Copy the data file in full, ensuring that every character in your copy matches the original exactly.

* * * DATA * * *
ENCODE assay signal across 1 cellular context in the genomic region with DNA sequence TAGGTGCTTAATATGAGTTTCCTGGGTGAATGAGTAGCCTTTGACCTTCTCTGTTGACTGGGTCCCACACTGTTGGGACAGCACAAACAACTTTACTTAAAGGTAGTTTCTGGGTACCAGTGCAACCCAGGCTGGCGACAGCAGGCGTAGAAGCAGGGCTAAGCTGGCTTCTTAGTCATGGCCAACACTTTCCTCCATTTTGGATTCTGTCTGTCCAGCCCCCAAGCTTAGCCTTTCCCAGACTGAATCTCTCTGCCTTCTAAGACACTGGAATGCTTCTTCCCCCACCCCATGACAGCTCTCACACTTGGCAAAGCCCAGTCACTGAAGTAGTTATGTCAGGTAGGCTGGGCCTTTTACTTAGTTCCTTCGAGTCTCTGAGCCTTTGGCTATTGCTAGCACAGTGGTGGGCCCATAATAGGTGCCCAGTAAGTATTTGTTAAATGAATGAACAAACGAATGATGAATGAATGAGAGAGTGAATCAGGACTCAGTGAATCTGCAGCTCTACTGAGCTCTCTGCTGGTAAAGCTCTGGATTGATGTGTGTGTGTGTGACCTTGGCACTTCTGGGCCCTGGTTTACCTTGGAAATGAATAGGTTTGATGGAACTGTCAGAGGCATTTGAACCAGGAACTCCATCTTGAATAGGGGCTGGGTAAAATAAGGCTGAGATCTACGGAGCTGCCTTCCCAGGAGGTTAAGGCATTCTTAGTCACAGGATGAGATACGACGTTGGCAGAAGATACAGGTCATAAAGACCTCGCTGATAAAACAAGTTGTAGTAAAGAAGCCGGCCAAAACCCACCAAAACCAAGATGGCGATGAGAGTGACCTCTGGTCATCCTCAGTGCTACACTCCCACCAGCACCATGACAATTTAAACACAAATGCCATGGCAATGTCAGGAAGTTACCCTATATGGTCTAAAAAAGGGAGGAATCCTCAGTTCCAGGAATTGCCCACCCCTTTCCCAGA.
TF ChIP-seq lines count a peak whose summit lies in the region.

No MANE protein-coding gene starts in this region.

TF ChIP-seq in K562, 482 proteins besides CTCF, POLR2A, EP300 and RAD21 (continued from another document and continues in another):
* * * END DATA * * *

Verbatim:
ENCODE assay signal across 1 cellular context in the genomic region with DNA sequence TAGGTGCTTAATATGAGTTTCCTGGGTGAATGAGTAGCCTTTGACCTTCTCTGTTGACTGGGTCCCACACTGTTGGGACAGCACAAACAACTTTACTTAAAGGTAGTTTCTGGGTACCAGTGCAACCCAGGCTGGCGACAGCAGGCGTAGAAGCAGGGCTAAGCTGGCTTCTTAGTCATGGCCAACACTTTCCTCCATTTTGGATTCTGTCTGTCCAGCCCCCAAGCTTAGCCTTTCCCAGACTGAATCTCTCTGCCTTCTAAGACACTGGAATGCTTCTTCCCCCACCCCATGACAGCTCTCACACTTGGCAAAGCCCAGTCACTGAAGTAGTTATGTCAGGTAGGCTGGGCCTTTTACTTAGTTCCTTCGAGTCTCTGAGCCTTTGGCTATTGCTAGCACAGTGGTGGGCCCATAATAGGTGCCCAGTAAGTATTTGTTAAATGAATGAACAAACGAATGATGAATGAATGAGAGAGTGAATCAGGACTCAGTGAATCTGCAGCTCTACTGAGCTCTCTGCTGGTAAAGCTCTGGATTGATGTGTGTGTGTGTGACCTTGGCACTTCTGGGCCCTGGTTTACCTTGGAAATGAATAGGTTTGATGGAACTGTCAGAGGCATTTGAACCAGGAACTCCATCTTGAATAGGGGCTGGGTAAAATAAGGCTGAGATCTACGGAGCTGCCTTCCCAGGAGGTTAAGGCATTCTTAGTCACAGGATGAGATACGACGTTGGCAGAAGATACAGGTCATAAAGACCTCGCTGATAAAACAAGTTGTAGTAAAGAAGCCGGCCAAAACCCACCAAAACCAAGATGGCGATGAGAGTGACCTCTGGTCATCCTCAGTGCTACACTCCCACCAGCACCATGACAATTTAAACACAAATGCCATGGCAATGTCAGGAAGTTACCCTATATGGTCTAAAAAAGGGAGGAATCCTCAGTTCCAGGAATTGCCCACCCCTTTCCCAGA.
TF ChIP-seq lines count a peak whose summit lies in the region.

No MANE protein-coding gene starts in this region.

TF ChIP-seq in K562, 482 proteins besides CTCF, POLR2A, EP300 and RAD21 (continued from another document and continues in another):